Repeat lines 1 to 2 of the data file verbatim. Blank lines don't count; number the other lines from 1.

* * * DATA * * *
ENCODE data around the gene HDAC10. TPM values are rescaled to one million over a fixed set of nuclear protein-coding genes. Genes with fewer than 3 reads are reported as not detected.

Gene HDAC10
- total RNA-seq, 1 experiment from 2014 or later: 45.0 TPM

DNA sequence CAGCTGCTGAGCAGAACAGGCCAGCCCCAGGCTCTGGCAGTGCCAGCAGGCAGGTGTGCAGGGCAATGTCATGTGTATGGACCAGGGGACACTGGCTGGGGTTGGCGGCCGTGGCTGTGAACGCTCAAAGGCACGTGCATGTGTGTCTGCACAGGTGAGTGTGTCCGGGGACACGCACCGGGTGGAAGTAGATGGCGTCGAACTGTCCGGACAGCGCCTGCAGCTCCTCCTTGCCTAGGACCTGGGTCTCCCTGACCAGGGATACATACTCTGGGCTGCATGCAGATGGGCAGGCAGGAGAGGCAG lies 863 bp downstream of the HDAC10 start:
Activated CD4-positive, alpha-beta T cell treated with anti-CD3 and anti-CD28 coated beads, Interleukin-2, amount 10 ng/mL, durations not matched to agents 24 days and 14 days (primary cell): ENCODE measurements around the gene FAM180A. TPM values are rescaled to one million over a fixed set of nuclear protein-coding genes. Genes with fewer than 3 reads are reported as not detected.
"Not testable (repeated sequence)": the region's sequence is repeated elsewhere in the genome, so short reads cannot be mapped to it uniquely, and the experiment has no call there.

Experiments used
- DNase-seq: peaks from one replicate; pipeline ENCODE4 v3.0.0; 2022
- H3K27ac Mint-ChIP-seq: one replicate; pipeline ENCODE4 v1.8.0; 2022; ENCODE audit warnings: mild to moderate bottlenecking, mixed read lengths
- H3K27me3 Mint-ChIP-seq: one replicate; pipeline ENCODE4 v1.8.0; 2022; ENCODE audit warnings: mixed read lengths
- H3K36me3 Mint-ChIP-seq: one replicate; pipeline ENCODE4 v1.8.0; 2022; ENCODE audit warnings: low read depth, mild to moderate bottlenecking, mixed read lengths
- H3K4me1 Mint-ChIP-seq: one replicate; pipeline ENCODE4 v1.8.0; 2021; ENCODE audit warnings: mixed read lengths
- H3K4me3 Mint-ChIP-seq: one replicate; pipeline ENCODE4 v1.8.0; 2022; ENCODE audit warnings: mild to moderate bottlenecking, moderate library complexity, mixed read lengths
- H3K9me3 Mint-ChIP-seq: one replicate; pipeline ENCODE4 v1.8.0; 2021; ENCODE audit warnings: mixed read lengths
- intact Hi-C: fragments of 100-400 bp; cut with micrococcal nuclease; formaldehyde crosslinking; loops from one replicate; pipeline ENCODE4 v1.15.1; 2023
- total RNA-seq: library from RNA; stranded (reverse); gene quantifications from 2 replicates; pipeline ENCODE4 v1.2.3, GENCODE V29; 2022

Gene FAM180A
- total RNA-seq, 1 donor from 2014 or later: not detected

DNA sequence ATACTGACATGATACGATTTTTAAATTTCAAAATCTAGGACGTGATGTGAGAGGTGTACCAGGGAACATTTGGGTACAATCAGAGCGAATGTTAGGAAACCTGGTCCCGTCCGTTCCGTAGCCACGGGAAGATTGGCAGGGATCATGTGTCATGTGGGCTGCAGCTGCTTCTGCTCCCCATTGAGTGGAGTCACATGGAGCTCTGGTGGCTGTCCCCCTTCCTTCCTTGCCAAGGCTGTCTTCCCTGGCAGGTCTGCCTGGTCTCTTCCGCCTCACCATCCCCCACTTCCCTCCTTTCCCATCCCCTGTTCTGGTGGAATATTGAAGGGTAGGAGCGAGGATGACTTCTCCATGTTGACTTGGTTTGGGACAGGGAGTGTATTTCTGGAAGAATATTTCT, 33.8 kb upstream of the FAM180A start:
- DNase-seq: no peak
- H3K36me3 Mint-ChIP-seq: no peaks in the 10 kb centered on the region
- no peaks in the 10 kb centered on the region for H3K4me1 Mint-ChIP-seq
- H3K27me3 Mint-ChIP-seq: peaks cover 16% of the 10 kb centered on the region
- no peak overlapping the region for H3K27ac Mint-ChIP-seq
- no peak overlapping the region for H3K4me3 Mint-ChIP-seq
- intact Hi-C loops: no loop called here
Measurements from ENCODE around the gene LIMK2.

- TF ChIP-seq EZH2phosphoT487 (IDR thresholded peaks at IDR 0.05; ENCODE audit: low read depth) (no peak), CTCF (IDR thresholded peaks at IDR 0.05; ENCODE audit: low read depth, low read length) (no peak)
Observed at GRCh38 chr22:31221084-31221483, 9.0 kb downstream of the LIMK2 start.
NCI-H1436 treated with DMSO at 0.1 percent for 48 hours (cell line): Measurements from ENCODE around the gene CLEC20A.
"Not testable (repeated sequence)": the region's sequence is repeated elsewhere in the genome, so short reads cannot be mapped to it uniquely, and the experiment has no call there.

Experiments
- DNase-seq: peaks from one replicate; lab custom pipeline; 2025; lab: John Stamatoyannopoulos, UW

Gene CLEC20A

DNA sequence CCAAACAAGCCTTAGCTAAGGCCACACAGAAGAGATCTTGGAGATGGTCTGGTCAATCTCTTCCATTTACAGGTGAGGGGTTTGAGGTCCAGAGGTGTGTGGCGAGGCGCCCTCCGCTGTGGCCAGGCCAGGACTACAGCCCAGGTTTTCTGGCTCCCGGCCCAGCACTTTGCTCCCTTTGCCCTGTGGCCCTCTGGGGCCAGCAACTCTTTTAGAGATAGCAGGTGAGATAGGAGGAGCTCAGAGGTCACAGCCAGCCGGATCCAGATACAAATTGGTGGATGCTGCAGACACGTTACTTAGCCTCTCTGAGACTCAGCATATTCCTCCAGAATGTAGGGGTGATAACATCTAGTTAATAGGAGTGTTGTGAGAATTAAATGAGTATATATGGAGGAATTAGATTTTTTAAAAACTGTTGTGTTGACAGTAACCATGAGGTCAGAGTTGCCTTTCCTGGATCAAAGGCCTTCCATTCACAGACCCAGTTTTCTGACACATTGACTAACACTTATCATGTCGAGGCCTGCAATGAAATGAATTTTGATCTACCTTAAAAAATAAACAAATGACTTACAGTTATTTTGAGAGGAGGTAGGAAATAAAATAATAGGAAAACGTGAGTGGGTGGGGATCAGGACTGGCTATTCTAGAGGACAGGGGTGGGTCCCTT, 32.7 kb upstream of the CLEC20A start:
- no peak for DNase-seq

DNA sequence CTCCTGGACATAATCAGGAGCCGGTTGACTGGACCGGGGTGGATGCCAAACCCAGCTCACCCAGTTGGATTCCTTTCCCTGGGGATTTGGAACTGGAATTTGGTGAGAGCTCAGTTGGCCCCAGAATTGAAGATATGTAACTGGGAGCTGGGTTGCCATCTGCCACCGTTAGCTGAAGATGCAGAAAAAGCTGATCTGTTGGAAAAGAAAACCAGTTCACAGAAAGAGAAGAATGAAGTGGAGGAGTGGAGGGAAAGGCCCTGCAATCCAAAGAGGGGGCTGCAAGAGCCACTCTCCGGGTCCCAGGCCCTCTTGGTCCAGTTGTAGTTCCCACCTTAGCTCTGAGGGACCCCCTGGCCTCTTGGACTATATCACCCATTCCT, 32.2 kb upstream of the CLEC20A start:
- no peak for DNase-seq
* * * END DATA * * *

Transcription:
ENCODE data around the gene HDAC10. TPM values are rescaled to one million over a fixed set of nuclear protein-coding genes. Genes with fewer than 3 reads are reported as not detected.

Gene HDAC10